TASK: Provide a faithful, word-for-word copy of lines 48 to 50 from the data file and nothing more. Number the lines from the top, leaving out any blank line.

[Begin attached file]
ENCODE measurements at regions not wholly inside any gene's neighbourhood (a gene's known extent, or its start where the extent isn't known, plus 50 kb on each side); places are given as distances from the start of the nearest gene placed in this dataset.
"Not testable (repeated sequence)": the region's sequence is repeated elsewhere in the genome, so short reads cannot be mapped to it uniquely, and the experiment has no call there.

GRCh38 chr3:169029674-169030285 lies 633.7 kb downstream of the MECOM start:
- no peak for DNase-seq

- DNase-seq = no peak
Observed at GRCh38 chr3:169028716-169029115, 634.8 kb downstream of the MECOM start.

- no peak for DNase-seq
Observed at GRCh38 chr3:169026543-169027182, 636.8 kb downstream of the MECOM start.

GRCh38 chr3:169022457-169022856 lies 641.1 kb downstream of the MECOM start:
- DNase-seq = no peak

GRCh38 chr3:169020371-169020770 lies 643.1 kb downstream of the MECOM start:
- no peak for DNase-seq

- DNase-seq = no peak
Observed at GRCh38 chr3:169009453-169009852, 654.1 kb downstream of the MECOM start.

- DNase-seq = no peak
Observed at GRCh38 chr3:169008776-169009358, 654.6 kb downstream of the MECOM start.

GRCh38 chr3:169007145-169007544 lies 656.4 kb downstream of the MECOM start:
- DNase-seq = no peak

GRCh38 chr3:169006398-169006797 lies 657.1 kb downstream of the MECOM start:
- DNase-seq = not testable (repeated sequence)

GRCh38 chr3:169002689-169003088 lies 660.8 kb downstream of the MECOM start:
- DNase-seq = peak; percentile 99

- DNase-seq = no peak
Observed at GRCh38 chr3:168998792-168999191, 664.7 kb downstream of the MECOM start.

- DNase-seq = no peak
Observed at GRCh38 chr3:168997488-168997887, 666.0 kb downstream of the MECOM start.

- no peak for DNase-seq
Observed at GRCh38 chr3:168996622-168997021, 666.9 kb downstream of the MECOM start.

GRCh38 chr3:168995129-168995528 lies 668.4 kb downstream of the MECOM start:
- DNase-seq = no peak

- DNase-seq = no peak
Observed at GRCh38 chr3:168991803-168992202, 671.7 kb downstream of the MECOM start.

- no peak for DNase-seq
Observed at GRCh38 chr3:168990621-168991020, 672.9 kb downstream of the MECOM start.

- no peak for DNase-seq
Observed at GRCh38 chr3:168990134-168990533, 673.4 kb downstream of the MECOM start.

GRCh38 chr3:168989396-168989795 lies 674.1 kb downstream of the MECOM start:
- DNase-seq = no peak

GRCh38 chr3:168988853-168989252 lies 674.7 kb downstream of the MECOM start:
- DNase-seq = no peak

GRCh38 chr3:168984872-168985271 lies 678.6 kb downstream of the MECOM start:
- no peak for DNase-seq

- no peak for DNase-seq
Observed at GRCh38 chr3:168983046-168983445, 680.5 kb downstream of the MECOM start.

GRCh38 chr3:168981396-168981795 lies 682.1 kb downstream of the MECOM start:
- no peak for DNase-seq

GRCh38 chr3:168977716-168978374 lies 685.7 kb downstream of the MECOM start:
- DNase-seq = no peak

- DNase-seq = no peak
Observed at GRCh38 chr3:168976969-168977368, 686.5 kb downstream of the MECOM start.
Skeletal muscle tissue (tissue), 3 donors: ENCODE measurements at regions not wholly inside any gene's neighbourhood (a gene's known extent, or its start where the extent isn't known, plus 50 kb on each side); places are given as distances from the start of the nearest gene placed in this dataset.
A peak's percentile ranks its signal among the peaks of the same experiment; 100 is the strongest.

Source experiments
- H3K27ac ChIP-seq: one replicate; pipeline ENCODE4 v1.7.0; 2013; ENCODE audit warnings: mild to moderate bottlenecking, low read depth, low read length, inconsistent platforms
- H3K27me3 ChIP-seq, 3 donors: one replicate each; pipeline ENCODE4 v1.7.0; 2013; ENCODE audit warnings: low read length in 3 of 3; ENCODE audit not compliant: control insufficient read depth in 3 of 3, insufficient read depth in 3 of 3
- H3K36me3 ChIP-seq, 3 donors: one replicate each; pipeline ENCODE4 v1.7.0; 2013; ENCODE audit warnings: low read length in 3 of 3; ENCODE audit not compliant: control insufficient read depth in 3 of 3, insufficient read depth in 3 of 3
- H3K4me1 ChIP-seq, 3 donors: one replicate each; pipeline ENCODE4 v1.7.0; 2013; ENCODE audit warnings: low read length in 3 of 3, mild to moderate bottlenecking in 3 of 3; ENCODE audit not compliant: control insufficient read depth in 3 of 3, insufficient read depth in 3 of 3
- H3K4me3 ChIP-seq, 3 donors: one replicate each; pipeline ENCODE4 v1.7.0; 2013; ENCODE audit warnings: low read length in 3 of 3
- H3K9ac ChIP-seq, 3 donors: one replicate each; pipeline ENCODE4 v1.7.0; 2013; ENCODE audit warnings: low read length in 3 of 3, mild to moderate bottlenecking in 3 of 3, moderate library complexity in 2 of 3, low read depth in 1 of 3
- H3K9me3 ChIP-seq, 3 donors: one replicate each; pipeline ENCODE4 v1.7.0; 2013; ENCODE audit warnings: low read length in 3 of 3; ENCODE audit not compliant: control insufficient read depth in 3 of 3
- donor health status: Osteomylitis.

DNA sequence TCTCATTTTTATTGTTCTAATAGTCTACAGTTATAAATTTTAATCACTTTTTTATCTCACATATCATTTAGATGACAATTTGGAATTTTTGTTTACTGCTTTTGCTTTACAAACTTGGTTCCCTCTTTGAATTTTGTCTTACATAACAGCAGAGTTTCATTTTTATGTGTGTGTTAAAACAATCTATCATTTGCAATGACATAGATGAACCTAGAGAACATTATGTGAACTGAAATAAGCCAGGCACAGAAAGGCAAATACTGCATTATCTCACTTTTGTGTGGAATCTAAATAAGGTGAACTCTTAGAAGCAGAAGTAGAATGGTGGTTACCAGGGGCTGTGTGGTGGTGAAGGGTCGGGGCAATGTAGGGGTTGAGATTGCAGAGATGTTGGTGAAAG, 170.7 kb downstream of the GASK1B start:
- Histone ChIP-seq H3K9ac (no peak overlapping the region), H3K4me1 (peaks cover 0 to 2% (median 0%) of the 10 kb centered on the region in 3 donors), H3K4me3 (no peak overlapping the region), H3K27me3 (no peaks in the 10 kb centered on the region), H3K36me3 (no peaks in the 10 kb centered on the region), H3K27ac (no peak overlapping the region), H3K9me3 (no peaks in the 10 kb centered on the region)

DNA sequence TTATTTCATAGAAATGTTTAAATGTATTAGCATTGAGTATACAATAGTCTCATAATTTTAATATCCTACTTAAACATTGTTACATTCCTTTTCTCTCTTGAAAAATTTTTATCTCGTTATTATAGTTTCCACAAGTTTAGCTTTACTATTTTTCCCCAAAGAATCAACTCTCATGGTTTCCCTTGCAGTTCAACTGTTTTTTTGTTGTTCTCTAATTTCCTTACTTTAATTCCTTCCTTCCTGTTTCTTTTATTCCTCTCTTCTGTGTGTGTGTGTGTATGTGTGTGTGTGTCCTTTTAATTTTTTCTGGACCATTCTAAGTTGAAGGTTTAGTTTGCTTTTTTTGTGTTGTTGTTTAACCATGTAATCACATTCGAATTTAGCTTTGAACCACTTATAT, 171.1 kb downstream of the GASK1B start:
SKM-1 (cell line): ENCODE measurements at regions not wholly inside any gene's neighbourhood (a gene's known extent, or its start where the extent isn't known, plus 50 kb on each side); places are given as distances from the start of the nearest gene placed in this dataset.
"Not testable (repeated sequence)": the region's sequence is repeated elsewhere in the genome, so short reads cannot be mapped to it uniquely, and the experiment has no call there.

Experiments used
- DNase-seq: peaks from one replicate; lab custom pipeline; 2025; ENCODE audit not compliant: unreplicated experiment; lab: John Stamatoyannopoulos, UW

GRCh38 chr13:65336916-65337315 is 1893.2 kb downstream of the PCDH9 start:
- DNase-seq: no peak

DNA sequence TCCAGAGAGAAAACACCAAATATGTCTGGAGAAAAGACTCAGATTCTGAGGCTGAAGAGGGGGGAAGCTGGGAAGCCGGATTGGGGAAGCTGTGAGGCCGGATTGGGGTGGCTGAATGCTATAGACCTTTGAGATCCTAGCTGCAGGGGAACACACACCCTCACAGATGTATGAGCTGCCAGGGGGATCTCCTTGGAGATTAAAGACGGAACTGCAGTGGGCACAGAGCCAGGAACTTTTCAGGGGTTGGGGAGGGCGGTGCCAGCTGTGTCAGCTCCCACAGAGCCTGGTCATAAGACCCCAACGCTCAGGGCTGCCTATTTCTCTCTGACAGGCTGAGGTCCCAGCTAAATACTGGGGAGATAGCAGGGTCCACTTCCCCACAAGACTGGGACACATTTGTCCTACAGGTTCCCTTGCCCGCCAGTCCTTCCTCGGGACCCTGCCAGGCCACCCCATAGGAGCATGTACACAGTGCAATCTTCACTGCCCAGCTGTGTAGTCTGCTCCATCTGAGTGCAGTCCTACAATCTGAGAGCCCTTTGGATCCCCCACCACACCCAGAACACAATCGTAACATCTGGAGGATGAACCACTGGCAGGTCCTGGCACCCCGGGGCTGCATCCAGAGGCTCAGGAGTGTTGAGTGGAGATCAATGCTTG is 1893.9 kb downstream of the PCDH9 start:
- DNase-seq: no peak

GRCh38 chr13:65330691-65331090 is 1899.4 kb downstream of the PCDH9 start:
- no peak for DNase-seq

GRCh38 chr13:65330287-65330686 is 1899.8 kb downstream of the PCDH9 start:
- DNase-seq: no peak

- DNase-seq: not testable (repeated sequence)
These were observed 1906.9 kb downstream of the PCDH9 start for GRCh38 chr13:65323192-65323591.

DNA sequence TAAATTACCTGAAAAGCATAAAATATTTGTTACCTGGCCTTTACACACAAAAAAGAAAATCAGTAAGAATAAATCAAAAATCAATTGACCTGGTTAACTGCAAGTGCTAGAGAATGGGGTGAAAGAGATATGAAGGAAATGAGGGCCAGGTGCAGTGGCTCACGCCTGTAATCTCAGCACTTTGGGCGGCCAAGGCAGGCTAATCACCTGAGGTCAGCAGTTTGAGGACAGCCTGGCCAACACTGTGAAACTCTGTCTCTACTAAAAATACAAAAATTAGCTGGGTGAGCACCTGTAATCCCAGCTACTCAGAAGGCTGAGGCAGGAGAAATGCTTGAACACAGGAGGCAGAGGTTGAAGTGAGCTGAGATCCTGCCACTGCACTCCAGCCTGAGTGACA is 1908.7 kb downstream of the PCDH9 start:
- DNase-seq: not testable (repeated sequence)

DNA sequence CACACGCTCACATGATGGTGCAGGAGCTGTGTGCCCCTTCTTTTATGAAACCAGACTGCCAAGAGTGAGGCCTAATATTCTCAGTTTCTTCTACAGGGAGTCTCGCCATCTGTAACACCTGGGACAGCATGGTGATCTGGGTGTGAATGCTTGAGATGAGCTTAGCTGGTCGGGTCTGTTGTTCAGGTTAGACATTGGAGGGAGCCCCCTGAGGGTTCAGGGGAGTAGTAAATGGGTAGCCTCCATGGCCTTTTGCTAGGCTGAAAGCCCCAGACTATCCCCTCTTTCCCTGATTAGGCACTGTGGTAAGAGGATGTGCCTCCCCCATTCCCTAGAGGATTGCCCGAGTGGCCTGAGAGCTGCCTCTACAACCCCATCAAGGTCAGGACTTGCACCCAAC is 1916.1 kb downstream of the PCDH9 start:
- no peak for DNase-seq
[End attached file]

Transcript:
- DNase-seq = no peak

- DNase-seq = no peak
Observed at GRCh38 chr3:168976969-168977368, 686.5 kb downstream of the MECOM start.